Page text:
Council to mull police reduction

Officials say there's little choice but to follow recommendation of restructuring police force to find savings.

June 17, 2011|By Lauren Williams,
  • Mayor Gary Monahan, right, and Mayor Pro Tem Jim Righeimer, left, listen as an outside consultant speaks to City Council members regarding the restructuring of the police department during a study session at City Hall on Tuesday.
Mayor Gary Monahan, right, and Mayor Pro Tem Jim Righeimer,… (Kevin Chang, Daily…)

COSTA MESA — Restructuring the Police Department to reduce costs could put the city at risk for more crime and mean fewer officers dedicated to traffic enforcement, narcotics operations and other specialties, the police chief warned.

However, some city officials — now tasked with finding ways to shore up the budget — said there may be little choice but to follow at least some of the city consultant's recommendations to restructure the force. Such reorganization, the consultant claims, would save $1.3 million the first year and $1.8 million annually afterward.

The suggested changes advised by Management Partners Inc. include eliminating three officers, removing a lieutenant position — thus bringing the lieutenant positions down from eight to five — and keeping a police captain position vacant until Sept. 30 to save on wages.

The City Council plans to discuss the changes at Tuesday's meeting as it considers approving the city's fiscal year 2011-12 budget.


Also at issue is a proposal to reduce the Police Department from 139 active sworn officers to 131. But a force that size, interim Police Chief Steve Staveley said, may mean as few as 120 available officers because of illness, injuries and vacation.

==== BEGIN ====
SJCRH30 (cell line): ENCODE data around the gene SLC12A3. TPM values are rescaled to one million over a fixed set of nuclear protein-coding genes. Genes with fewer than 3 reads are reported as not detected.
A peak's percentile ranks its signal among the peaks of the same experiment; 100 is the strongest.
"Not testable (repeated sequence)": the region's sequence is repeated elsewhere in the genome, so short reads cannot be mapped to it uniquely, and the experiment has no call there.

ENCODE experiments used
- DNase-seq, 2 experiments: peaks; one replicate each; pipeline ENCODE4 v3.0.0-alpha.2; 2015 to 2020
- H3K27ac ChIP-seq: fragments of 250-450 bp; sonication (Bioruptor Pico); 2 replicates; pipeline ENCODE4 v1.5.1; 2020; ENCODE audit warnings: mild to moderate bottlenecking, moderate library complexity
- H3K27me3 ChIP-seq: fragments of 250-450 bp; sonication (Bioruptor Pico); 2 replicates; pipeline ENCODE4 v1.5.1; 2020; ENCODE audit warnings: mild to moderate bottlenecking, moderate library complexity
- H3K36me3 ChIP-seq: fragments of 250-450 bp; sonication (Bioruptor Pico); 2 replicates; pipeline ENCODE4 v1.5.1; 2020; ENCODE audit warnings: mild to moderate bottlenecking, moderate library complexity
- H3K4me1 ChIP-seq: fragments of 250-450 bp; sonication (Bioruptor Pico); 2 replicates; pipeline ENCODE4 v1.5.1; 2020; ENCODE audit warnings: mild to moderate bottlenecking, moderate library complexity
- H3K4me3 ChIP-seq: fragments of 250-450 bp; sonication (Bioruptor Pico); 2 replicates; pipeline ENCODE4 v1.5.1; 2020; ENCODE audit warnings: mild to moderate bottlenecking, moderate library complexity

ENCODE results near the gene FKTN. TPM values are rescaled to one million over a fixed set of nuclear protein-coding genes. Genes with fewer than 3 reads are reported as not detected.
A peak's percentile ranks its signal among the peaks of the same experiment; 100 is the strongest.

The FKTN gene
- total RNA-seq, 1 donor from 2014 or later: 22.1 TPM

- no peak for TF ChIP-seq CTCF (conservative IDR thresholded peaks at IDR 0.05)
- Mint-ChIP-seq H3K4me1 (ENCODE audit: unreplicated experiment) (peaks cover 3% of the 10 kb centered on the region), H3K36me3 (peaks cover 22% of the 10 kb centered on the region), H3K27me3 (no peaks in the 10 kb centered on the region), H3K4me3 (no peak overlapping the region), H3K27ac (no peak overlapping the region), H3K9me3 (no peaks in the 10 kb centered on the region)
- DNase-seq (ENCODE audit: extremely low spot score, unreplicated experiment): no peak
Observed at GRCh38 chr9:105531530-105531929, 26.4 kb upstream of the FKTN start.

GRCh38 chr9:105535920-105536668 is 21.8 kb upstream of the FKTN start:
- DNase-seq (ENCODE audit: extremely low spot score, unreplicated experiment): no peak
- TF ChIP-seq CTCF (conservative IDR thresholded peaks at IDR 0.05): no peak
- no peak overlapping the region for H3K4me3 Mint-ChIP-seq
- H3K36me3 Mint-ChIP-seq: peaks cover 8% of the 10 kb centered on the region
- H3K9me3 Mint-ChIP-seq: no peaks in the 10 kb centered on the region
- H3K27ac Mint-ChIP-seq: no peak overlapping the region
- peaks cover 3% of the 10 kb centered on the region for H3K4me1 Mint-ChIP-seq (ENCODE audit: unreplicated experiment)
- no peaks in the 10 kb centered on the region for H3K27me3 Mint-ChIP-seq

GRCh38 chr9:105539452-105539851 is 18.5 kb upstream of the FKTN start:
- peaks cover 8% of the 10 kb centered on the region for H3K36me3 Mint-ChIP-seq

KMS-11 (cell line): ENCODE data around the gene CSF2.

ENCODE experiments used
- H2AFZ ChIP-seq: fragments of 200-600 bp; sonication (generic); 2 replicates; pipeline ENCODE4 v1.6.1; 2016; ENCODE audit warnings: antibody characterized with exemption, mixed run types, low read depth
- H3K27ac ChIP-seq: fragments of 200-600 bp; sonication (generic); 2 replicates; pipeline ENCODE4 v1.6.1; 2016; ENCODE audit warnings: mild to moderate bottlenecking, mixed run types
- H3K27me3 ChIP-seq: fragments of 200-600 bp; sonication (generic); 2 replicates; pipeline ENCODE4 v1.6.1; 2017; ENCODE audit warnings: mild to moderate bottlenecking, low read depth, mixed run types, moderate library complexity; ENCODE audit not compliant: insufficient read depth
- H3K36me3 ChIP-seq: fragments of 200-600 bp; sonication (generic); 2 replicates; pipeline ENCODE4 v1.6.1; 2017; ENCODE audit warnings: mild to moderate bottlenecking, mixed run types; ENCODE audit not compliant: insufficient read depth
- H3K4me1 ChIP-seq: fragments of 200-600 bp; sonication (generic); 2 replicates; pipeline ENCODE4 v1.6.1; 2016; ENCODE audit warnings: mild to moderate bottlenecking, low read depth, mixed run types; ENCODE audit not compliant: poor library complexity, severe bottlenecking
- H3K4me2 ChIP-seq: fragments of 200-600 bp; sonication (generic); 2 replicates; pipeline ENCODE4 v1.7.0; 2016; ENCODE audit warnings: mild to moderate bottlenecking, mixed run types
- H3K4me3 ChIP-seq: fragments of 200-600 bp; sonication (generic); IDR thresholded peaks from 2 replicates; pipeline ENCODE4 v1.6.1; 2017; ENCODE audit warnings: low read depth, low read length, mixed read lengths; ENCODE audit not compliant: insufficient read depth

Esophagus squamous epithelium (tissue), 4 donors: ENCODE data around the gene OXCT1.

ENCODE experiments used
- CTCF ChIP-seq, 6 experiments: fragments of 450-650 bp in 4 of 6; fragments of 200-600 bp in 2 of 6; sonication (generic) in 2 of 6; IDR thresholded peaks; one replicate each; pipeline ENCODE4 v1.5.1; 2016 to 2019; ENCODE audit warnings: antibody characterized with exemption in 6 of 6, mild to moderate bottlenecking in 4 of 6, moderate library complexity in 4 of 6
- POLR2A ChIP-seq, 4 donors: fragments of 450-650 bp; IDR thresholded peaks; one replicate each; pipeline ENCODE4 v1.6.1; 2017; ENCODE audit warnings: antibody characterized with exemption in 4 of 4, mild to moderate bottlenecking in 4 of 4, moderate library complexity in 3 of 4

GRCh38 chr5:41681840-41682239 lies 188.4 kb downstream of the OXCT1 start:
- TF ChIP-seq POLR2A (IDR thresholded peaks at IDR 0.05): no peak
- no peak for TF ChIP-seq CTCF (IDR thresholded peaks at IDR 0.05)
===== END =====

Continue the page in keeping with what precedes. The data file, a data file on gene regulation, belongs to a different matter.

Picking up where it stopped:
"At any given time you can take 10 or 12 … off (those who are) actually available for deployment," Staveley said.

In addition, five of the positions would be somewhat less permanent, meaning they would be funded by a federal COPS grant that would pay their salaries for only three years.

Staveley believes the reductions would mean more officers doing generalized police work and having less time for specialist work in traffic, gangs and narcotics.

According to a May memo Staveley sent to the council, in California among 56 cities of similar size Costa Mesa ranks second in fatal collisions each year, sixth in drunk-driving related collisions and first in accidents happening between 9 p.m. and 3 a.m.

Armed with those statistics, Staveley said fewer officers could lead to even more speeding and accidents.

City CEO Tom Hatch acknowledged that changes to the police force would affect services and that he felt the city has done what it can to maintain service levels.

"The reality is, when you're changing sworn to non-sworn, there is a decline," Hatch said.

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